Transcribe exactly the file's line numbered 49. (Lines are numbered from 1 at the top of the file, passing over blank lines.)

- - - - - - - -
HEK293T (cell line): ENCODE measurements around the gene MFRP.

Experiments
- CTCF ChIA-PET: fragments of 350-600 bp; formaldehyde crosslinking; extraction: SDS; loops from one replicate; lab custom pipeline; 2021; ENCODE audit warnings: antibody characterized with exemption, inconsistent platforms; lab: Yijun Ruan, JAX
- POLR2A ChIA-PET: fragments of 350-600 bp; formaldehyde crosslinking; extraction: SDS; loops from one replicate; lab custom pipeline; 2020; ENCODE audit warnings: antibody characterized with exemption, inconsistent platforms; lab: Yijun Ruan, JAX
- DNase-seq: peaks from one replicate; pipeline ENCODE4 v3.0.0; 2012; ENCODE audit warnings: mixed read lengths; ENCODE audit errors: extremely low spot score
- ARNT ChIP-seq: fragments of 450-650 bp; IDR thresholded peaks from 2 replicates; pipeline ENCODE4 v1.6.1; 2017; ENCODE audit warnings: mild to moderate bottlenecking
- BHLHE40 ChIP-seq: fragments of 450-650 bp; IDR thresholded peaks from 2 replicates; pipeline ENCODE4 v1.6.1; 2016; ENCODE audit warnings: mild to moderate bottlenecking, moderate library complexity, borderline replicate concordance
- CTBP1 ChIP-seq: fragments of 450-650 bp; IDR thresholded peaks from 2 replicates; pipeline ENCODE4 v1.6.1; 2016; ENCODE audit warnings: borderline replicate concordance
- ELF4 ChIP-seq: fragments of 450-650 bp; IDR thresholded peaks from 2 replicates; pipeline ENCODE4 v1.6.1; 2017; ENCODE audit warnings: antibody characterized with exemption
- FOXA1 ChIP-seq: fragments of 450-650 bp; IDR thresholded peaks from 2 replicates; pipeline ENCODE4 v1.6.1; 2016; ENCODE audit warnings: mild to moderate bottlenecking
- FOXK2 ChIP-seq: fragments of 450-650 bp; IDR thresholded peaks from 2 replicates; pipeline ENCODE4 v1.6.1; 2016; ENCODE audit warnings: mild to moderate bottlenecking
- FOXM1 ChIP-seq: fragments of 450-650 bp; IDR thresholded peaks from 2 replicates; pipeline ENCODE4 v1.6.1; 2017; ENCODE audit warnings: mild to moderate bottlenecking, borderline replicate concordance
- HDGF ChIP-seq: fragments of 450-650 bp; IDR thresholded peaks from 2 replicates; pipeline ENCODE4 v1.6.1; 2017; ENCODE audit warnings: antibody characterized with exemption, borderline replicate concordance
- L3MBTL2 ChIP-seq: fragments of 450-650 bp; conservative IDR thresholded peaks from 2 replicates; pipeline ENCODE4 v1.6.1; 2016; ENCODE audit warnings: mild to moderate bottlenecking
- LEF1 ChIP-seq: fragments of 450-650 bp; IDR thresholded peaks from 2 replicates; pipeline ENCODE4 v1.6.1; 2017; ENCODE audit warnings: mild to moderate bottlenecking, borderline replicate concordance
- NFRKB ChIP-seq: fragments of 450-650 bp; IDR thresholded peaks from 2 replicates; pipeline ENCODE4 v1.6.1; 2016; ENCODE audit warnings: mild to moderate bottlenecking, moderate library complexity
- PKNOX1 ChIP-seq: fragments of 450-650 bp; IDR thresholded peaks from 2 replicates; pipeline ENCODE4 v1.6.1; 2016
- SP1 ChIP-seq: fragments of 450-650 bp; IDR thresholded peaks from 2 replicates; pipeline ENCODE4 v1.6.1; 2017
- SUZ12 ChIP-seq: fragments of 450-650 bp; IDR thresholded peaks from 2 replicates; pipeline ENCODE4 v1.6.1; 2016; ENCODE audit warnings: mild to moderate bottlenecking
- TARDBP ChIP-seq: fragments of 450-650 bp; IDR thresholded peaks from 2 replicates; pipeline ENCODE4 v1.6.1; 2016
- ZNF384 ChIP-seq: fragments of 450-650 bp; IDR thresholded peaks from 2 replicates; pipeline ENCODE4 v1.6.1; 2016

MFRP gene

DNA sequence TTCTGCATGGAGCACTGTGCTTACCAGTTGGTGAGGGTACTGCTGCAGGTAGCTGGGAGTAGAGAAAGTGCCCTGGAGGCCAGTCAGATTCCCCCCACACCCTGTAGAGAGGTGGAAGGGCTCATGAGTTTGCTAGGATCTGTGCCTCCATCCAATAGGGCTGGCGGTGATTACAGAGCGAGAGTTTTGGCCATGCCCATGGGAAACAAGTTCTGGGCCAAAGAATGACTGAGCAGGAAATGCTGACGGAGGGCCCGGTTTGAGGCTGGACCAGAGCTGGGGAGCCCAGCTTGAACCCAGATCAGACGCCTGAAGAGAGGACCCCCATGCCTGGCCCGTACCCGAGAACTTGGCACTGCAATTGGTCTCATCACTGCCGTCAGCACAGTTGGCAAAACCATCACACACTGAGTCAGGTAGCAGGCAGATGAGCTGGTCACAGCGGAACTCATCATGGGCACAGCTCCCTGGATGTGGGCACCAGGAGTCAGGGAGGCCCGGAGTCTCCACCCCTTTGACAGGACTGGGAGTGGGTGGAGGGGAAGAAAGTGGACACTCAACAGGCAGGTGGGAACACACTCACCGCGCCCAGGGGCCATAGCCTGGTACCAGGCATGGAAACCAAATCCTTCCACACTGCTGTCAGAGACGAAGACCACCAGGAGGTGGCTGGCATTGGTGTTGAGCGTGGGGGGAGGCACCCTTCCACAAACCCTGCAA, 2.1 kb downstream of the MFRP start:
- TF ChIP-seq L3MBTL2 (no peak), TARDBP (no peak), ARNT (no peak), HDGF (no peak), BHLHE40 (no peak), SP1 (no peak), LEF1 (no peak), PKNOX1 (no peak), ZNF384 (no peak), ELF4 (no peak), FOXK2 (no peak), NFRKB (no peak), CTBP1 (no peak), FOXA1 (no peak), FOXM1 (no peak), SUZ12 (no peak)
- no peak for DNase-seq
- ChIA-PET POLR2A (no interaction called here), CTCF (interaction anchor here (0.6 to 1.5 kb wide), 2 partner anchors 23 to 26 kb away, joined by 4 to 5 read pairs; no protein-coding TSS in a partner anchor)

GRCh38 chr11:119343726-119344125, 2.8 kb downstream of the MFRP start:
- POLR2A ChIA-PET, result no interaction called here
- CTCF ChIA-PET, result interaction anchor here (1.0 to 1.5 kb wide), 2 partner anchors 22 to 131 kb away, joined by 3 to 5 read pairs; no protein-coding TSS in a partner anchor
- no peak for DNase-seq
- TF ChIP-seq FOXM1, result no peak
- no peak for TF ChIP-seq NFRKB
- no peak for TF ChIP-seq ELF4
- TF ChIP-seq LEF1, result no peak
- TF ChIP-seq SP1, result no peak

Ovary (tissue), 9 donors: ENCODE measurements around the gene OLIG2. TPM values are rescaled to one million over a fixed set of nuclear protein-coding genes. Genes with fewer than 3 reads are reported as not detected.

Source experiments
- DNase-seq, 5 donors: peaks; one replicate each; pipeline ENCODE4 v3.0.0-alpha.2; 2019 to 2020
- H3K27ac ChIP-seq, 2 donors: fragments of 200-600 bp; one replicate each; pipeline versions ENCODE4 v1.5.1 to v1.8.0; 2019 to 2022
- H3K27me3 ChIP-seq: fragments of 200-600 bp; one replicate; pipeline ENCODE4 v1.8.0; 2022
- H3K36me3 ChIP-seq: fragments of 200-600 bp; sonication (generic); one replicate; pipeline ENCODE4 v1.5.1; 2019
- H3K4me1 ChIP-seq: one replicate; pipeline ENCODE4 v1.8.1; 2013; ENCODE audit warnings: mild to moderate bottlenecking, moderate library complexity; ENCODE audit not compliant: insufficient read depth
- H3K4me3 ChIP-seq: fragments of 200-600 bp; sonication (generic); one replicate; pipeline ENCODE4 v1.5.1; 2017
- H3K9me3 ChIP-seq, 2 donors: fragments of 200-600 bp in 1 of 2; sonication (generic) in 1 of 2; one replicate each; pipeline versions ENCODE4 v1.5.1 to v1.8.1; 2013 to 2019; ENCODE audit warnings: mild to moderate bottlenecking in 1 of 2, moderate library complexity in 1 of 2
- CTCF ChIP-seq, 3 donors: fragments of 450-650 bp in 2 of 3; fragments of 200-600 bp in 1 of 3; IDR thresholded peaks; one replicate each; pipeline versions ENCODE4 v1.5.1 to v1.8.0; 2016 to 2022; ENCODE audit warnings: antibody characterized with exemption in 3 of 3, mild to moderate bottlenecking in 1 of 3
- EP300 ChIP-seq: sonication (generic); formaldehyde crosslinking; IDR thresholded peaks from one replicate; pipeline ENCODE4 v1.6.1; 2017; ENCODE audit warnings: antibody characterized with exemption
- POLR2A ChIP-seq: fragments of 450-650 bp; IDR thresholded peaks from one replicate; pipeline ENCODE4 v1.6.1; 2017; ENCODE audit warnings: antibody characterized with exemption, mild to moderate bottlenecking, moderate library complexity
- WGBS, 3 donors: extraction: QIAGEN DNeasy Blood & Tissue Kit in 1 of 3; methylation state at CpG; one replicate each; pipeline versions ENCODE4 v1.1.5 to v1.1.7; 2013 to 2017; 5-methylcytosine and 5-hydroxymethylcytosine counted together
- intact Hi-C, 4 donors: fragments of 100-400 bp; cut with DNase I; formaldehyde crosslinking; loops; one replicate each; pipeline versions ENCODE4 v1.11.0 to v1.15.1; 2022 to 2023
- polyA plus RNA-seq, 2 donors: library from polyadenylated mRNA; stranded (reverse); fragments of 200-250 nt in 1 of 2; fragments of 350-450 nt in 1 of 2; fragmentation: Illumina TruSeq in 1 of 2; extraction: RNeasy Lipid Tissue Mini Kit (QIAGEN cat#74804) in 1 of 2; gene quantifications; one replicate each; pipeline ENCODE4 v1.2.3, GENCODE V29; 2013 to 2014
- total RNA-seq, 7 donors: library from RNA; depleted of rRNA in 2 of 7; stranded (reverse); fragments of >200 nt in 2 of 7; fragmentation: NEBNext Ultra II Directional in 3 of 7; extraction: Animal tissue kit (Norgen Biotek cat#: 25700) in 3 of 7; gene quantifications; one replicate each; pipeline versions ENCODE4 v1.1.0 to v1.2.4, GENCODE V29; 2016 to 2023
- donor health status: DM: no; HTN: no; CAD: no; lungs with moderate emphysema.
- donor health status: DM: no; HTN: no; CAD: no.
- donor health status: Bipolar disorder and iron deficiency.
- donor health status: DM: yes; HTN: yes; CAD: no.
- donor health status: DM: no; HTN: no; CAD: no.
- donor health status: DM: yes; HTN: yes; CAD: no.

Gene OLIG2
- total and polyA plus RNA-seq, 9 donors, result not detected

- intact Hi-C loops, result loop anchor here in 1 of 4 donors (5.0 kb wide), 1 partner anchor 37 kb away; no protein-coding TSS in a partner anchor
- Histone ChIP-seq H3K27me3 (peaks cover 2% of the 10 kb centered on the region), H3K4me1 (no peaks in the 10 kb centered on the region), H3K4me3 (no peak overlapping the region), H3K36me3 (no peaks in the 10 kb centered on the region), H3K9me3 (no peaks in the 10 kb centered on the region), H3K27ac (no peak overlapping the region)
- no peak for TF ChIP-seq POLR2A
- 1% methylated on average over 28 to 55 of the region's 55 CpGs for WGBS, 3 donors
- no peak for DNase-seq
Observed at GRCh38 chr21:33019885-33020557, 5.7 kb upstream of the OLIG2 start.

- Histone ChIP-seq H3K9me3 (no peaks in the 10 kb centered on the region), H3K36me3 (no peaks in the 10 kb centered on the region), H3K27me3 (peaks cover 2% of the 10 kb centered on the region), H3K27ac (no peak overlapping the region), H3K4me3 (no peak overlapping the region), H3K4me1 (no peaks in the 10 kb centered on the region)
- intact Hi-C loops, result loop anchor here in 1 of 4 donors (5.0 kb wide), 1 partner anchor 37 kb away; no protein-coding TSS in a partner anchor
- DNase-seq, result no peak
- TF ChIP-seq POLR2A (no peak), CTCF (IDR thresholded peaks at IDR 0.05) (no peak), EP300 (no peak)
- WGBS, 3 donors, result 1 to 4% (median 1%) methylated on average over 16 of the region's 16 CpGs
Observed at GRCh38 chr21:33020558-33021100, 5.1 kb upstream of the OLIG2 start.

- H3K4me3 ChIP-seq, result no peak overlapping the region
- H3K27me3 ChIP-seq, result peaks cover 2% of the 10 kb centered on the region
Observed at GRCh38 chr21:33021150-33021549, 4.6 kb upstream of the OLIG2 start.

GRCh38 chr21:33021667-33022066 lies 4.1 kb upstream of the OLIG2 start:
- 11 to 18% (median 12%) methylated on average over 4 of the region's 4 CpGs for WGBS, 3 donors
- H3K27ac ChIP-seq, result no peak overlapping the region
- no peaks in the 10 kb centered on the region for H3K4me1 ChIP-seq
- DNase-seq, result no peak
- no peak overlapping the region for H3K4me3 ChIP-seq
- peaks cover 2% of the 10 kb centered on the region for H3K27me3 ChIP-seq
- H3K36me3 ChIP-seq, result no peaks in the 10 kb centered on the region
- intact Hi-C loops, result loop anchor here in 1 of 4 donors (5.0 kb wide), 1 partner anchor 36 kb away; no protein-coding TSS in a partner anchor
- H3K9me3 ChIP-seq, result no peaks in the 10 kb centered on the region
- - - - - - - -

- intact Hi-C, 4 donors: fragments of 100-400 bp; cut with DNase I; formaldehyde crosslinking; loops; one replicate each; pipeline versions ENCODE4 v1.11.0 to v1.15.1; 2022 to 2023